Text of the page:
Now all you need to know is how much your horse is getting. The selenium forage test is more expensive than most and very specialized. Equi-anylitical actually has to send the sample off to another company for the results.


Selenium is hard to purchase in bulk and supplement yourself. It requires some precise measuring. So doing some calc's on the supplement of choice and matching it with the forage tests is the only way to go.


I'm lucky as all of Arizona is about the same and there is a special mix made for Arizona for all the trace minerals.





https://nrc88.nas.edu/nrh/



https://thehorse.com/19727/trace-mineral-basics-selenium/
 

·
Administrator
Joined
·
36,149 Posts
It tends to be sold in a Vitamin E supplement like Elevate SE but I wouldn't add it if you're feeding anything else along with the hay and grass because a lot of the horse feeds on the market add selenium and by adding more you could go over the safe level.

You can get a blood test for selenium deficiency, I'd do that before adding it as a supplement.
 

·
Super Moderator
Joined
·
12,694 Posts
What everyone forgets is that soil levels do not translate into pasture or hay levels. Different plants will uptake differing amounts and availability changes depending on soil conditions and how the hay is produced(types of inputs) and exchange capacities. You can live in a high area and it be bound up or a low area where it is not. If you live in an area where it is relatively free then is your water level high? Or higher than it should be?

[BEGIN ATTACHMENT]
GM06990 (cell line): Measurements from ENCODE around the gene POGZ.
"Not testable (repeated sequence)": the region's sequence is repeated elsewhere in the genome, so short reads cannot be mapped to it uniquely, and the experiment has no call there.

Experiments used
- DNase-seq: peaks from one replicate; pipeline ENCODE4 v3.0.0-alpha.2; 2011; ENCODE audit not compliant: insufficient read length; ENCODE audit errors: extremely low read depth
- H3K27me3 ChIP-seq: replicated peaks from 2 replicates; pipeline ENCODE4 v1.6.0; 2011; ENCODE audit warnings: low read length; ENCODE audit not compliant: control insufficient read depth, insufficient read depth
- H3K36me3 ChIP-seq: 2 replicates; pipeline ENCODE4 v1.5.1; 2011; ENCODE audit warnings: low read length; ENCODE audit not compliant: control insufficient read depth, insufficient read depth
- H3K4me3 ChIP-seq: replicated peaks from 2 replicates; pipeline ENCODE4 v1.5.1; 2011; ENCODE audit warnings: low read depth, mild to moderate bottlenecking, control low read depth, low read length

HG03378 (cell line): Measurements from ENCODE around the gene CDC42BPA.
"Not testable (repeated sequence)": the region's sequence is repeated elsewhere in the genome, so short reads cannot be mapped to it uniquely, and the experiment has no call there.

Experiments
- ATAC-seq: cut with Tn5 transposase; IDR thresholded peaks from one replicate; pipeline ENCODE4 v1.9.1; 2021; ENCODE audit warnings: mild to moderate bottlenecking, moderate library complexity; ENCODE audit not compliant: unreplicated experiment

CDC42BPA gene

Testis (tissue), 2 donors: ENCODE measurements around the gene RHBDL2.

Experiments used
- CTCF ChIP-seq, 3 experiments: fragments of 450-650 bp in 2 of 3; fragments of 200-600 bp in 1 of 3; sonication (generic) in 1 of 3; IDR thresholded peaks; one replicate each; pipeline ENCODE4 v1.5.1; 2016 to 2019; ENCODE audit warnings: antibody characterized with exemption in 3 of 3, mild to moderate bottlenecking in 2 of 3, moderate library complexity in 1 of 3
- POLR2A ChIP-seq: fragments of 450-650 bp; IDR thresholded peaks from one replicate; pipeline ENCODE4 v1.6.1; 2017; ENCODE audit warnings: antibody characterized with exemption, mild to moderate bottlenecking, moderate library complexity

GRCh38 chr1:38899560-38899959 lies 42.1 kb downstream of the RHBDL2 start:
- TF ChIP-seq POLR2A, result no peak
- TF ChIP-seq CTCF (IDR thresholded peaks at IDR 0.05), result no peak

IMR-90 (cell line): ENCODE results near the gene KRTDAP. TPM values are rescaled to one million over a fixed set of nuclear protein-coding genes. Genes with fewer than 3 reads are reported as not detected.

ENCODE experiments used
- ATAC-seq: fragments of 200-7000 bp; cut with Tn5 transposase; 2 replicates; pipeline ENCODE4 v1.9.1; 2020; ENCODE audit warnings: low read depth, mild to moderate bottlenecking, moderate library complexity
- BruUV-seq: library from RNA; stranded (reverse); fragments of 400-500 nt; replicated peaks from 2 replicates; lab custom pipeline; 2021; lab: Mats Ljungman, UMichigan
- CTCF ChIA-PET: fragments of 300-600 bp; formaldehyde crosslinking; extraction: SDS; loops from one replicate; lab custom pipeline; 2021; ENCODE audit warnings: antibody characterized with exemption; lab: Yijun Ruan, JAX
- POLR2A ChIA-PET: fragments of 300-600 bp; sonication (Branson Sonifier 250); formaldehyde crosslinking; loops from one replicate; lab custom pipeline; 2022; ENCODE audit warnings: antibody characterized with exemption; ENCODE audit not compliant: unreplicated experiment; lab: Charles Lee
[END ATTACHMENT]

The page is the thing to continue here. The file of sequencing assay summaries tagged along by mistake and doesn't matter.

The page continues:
Find out either by testing a sample of water you purchase if it is from the same grower on the same lands and get and average for that hay. If you don't buy from same source then ask where it is from and talk to your county ag ext agent for averages for the type of hay you find based on where it comes from.

Yes there is some correlation between soil amount and hay but it is dependent on too many factors. If you look at the soils maps they are county to county and within a county you can have a wide range of min to max amount found. You are not going to end up with a deficiency in a soul with high levels nor should you have toxicity from soils with low but you may not be getting as much or as little as you think. You also have to consider other minerals as they can affect absorption. Feeds like beet pulp or those that contain distillers grain will negatively impact Se levels.
 

·
Super Moderator
Joined
·
12,694 Posts
Have your horse tested for a baseline if it really is something you feel you need to look into. Better is to be familiar with signs of toxicity or deficiency and realize there is a range not any one specific amount and that range changes based on your horses needs.


I am going to add here that I personally know more people that have screwed up their horses tampering with diet when there was no need than ever should happen. If your horse is in poor condition, not performing at it's best, has specific signs of poor nutrition then look into it but don't micromanage it. You can cause more problems than you think you might be solving.
 
1 - 10 of 10 Posts
Top